You might have heard about the commemoration taking place later this month.
“Four hundred years ago this month, the first African slaves arrived in North America on a ship landing at the Jamestown colony in what is today Virginia.” — PBS Newshour, Aug. 1.
That 1619 event was “the first documented arrival of enslaved Africans in an area that would go on to become part of the United States.” — the BBC, July 31.
“It was the beginning of a barbaric trade of human lives.” — President Donald Trump, speaking July 30 in Jamestown.
Well, no, historians say. The barbaric institution of slavery surely damaged millions of black lives, but those “firsts” didn’t happen.
And the ship bearing those 1619 captives didn’t arrive at Jamestown. And the African arrivals were slaves, not indentured servants. And on and on.
“There’s a good deal of misinformation that swirls around this ‘first Africans’ question and everything even vaguely related to it,” said Melvin Patrick Ely, a College of William & Mary historian.
Virginia is drawing international attention as it approaches the 400th anniversary of … something later this month. But after all these years, it remains remarkably unclear to many people: What exactly happened that August day in 1619? And why is it important today?
In late July or early August that year, historians say, two English privateers — little more than pirate vessels, but operating with government sanction — attacked an overcrowded Portuguese slave ship en route to Vera Cruz in the Gulf of Mexico and stole about 60 enslaved Africans. (About 350 captives from West Central Africa had been crammed into the slaver — men and women — and about a third of them had died on the brutal voyage.)
In late August, one of the English ships, the White Lion, showed up at Point Comfort at the mouth of the James River in present-day Hampton and sold perhaps 30 slaves for desperately needed supplies.
Was that the beginning of slavery in the New World?
No. Historians say the Spanish had enslaved Africans in present-day Latin America for more than a century.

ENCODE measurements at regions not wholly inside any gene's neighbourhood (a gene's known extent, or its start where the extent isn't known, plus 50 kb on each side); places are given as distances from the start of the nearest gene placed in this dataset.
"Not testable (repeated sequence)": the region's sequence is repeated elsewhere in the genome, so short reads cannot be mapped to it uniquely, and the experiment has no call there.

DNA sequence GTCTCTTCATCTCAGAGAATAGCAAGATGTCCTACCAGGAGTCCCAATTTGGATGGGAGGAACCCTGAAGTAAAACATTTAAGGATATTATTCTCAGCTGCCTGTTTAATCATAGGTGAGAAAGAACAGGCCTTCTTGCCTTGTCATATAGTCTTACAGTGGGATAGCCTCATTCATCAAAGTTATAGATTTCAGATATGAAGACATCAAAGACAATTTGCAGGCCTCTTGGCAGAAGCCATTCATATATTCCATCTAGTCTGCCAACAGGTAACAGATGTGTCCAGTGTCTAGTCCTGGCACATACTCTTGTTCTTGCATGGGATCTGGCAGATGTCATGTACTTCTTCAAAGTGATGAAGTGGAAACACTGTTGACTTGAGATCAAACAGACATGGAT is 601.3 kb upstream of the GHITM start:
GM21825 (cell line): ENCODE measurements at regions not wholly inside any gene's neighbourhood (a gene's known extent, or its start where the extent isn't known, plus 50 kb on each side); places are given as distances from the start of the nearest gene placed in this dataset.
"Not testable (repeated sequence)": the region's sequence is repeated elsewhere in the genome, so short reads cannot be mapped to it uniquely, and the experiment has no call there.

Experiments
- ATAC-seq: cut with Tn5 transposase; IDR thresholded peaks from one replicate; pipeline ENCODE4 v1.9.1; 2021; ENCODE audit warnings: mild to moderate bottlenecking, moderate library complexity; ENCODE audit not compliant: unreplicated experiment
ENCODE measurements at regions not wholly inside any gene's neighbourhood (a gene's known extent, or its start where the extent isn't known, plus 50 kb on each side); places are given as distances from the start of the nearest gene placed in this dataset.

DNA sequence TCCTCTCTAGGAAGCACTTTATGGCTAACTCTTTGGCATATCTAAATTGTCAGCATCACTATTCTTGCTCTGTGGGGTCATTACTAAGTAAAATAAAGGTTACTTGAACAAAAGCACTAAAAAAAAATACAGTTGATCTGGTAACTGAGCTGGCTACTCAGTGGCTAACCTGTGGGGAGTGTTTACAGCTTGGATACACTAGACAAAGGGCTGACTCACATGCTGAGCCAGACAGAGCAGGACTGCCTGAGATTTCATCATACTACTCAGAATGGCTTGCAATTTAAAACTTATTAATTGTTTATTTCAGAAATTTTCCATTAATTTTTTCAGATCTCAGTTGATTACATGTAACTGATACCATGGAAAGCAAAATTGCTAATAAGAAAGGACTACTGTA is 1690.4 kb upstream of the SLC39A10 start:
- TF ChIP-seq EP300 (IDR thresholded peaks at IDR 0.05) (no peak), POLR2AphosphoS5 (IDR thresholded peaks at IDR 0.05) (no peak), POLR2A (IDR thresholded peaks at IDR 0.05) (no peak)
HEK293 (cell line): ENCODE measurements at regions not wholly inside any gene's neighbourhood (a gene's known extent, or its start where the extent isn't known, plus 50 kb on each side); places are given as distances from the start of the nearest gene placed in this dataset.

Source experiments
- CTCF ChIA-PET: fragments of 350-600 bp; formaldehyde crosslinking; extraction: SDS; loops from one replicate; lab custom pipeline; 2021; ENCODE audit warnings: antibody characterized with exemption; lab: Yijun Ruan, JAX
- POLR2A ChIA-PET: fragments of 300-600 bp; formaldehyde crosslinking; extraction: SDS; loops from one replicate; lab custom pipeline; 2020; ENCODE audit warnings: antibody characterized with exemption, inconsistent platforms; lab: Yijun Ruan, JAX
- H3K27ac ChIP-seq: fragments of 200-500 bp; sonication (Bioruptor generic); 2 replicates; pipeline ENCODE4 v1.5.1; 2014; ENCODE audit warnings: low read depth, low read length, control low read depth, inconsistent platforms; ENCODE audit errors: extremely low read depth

The beginning of slavery in what became the U.S.?
No. The Spanish took enslaved Africans to a settlement in the present-day Carolinas in 1526. The slaves rebelled, and the settlement failed. Also, the Spanish took African slaves to St. Augustine, Fla. — which, unlike the Jamestown colony in Virginia, still thrives — in 1565.
“Americans tend to forget about the Spanish colonies in North America and focus only on the English heritage,” said Adam W. Dean, a University of Lynchburg historian who specializes in slavery, the Civil War and Reconstruction.
In an exhibition, the Virginia Museum of History & Culture in Richmond calls the Point Comfort arrivals the “first enslaved Africans in British North America.” Other sources use similar language.
Then that’s the best description?
Not really, said Beth Austin, a Hampton History Museum historian who wrote a 17-page report on the 1619 Africans.
It turns out that enslaved Africans were taken to English-controlled Bermuda — part of North America — in 1616, Austin said.
Then what kind of “first” was Point Comfort’s 1619 event?
“Here are all the qualifiers that have to go with that: the first documented Africans to arrive in mainland English America,” Austin said.
A mouthful, to be sure.
Austin said she is OK with “first enslaved Africans to arrive in English North America” — another popular description.
“It’s not 100 percent accurate, but for a lay person it does convey the gist, I guess.” She prefers “English North America” to “British,” since Great Britain did not come into existence until decades later.
Exhausted by historical nit-picking? Austin said there’s a simple but less-dramatic narrative: 1619 marked the arrival of the first enslaved Africans in Virginia.
Misinformation about 1619 is an old, old story. For example, prominent colonist John Rolfe — widower of the Indian “princess” Pocahontas — said the White Lion was Dutch, and that myth persisted nearly 400 years. After a 1604 treaty between Spain and England, English privateers had to get commissions, called letters of marque, from other European heads of state, to raid ships, according to Austin’s report.
“White Lion sailed from Flushing, a Dutch port well-known as a base for English privateers,” Austin’s report says. “Several records refer to White Lion as “Dutch,” “from Flushing,” or “out of Flushing.” These records do not imply the ship was Dutch, but rather that it was an English ship based from Flushing, a commonly understood practice. They may have emphasized the White Lion’s Dutch letter of marque also to distance the Virginia Company and colony from the practice of privateering.”
Dwayne Yancey, 61, editorial page editor of The Roanoke Times, remembered being taught in Rockingham County that the Africans first arrived at Jamestown (they didn’t) and that the captives were indentured servants (they weren’t).
“I can’t blame the teachers,” Yancey said. “It’s not like they knew the truth and were intentionally covering it up — they’d been taught the same thing.”
Yancey, who has written about bogus state history, said, “Virginians of my generation (and earlier) were basically taught lies and propaganda — and a WHOLE lot of stuff was simply overlooked and not taught at all.”
Modern historians say the 1619 Africans clearly came as slaves. There is little evidence they were treated as anything other than slaves in Virginia, even though slavery was not formally regulated by law in the colony until years later.